ST. GEORGE — After the Dixie State University Board of Trustees voted unanimously in favor of changing the school’s name to “Utah Tech University,” trustees, students and local community members were left to grapple with the name’s implications and the university’s future.
David Clark, chair of the board of trustees, said he was hopeful that the Utah State Board of Higher Education will approve the proposed name, despite his love for the term “Dixie.”
“We have done our work, and it’s now with the state board,” Clark said. “If they co-sign too, and I’m optimistic they will, they’ll pass it on to the Legislature. We have consciously tried to keep all of our state legislators informed, so they’re pretty up to date except for the name which was disclosed today.”
Clark said he supported the name change because of the impact it will have on students’ futures, and he hopes that the legacy of Utah’s “Dixie” will be preserved.
“If I say Virginia Tech, Texas Tech, Georgia Tech – in my mind and in my heart come prestigious schools,” Clark said. “I think the opportunity for us to have that same prestige going forward, I’m excited for that to happen.”
Cory O’Bray, vice-president of marketing for the student association, said it took him some time to adjust during the name change process, especially when the discussion began to center on the use of “tech” in the university’s name. As a student enrolled in a non-STEM major, he said his involvement in focus groups and other student organizations contributed to changing his opinion.
“My initial gut reaction was, ‘No!’ but after educating myself and being educated by others, I’m now fully in support,” O’Bray said. “I am excited and optimistic about the future of the university and the name, Utah Tech University.”
O’Bray acknowledged that some of his peers would be frustrated with this outcome, including those who want to keep the name “Dixie” and those who would have preferred an alternative to Utah Tech.
One such student is Quinton Read, who helped organize and lead a protest against the name change process on June 23.
“I’m trying to get into the nursing program here at Dixie State, and I don’t want to get into a nursing program at a tech school,” Read said. “I would prefer a name that our humanities majors, business majors and medical majors can stand behind – that isn’t just for technical degrees.”
According to a press release published by the University Marketing and Communication Office, the proposed name highlights the university’s polytechnic mission, which means the institution focuses on active learning experiences and dives deeper into STEM, business and healthcare fields.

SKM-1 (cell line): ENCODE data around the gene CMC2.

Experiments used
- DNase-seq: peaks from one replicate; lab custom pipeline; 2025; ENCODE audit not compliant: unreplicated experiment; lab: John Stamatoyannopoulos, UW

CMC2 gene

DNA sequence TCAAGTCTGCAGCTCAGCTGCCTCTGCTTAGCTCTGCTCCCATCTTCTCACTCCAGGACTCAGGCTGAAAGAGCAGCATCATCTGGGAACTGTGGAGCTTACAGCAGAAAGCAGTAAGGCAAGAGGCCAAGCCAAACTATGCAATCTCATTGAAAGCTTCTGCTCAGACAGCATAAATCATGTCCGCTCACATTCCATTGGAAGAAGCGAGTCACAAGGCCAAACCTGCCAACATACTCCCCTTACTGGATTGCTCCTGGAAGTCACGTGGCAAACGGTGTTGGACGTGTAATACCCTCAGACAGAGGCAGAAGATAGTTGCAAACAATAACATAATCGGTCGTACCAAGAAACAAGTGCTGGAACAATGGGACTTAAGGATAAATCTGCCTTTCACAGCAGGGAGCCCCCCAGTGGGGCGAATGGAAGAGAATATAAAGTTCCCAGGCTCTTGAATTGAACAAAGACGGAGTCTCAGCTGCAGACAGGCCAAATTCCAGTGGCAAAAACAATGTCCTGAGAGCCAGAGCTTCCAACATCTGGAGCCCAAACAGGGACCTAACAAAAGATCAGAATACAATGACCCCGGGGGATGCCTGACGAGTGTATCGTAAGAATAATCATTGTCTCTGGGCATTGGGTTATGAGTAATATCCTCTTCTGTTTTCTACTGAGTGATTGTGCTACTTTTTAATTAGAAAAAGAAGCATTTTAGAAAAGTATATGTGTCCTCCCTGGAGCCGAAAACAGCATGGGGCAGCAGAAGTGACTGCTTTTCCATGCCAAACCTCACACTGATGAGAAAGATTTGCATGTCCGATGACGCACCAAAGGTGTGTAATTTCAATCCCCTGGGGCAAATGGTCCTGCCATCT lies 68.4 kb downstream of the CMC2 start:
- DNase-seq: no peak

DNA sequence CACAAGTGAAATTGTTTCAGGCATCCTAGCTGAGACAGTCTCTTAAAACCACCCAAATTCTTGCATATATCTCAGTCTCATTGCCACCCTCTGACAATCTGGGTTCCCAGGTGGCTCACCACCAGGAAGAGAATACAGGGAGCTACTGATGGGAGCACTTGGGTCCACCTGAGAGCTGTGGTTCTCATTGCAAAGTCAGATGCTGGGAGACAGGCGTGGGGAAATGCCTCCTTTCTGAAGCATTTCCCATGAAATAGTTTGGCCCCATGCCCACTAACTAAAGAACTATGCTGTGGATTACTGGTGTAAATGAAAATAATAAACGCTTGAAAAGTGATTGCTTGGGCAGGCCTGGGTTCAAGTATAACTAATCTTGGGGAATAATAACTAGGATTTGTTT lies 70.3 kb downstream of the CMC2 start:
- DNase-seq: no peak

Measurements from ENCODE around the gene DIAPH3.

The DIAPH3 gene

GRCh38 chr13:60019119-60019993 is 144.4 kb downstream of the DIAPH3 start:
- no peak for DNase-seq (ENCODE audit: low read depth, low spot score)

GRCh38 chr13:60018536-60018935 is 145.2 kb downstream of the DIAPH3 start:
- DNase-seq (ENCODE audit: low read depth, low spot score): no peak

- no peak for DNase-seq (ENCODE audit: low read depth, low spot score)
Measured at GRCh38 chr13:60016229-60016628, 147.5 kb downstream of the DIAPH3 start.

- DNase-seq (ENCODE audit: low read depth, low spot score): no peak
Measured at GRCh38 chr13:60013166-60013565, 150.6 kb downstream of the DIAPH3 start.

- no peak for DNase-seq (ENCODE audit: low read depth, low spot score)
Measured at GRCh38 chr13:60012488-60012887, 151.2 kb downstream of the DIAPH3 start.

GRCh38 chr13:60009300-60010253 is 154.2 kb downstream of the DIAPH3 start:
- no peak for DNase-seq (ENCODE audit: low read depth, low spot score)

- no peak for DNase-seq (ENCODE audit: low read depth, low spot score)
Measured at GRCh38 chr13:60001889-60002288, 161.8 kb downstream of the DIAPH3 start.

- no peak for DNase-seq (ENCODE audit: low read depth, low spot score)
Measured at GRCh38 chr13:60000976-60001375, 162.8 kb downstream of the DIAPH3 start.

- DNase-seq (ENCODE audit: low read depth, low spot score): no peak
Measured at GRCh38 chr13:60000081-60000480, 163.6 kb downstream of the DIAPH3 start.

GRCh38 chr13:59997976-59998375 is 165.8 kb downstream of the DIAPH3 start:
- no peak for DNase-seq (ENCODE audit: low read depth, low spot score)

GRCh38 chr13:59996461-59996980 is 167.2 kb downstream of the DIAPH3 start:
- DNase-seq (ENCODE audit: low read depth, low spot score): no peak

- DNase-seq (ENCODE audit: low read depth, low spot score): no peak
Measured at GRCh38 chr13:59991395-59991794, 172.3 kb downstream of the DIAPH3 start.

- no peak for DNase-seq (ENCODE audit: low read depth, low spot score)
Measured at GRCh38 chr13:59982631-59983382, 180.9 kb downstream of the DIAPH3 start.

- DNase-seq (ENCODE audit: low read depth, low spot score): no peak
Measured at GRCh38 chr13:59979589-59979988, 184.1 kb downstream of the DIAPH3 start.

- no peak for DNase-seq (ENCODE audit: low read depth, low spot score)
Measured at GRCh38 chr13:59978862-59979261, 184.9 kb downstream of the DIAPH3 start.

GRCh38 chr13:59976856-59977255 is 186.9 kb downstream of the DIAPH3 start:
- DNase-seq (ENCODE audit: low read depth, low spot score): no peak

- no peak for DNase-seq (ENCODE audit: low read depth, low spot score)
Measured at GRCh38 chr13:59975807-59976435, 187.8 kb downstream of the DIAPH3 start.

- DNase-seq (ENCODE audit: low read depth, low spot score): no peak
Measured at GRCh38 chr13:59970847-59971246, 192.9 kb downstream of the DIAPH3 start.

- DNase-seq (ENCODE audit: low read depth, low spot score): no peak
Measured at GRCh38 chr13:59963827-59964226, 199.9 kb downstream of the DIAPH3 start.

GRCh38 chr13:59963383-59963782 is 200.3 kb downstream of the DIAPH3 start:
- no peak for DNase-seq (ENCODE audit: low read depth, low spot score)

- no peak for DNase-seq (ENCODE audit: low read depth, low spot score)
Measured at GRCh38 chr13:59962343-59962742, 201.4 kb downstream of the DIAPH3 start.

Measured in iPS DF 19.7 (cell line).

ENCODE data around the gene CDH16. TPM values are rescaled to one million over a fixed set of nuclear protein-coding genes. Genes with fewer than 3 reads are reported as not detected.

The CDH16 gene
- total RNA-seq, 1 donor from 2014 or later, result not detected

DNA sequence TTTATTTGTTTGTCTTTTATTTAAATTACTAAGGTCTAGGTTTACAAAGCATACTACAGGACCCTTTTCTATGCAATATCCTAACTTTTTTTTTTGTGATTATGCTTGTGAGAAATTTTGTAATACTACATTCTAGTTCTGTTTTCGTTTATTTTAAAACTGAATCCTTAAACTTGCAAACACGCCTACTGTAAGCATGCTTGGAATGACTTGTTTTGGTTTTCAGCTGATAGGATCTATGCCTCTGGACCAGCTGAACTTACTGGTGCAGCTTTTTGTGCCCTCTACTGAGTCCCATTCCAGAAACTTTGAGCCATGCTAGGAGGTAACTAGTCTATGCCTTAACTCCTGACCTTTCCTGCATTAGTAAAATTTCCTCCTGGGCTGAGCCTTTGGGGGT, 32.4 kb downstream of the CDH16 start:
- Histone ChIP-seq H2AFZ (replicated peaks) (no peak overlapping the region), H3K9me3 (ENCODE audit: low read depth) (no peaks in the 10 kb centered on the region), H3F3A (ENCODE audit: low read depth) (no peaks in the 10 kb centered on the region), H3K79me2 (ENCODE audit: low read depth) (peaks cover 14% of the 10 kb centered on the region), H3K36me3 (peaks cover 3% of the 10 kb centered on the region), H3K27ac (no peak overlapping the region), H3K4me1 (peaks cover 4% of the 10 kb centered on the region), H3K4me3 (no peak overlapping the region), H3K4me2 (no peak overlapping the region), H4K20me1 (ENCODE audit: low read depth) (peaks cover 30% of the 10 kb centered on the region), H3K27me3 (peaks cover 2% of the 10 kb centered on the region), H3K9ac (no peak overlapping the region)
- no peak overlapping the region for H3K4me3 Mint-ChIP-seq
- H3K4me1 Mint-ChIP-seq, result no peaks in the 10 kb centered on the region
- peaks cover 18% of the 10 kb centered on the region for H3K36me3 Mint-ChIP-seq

Dixie State has added 111 academic programs in the last five years, 85% of which are in STEM fields.
During the course of Tuesday’s meeting of the board of trustees, several members of the board brought up the instruction they received from the Legislature, that the new name reflected the local region, allowed the university to compete at the national level and represented the university’s mission.
Tiffany Wilson, vice-chair of the board of trustees, said, “Based on state mandate, we needed to include ‘tech.’ I really had someone give me some enlightenment and remind me that tech is not only part of a vocational tech school: our whole world has become tech-oriented and everything is tech.”
Wilson said the name change would benefit current students and the children and grandchildren of community members that would someday attend the university. While the division the name change process has created is regrettable, Wilson’s hope is that the community will embrace the institution’s new name and its continuing mission.
“The benefit for our students is that it gives them the leg up as they go out into the world with some extra tech education under any major that they have,” Wilson said. “What we’re going to be able to give them at Utah Tech University is going to be beyond any education that any of us ever had when we attended Dixie College or even Dixie State University.”
Members of the name recommendation committee were also invited to voice their thoughts at the meeting, and Skywest CEO Russell “Chip” Childs shared his perspective as a businessman and local employer.
“We need talent: really good, specific talent,” Childs said. “The world we live in today, your number one asset has to be adaptability. We have a tremendous respect for this institution, but we mostly have a tremendous respect for what it can be.”
In the meantime, the proposed name of Utah Tech University will be under review by the state board of higher education, and, if approved, the state Legislature and governor.
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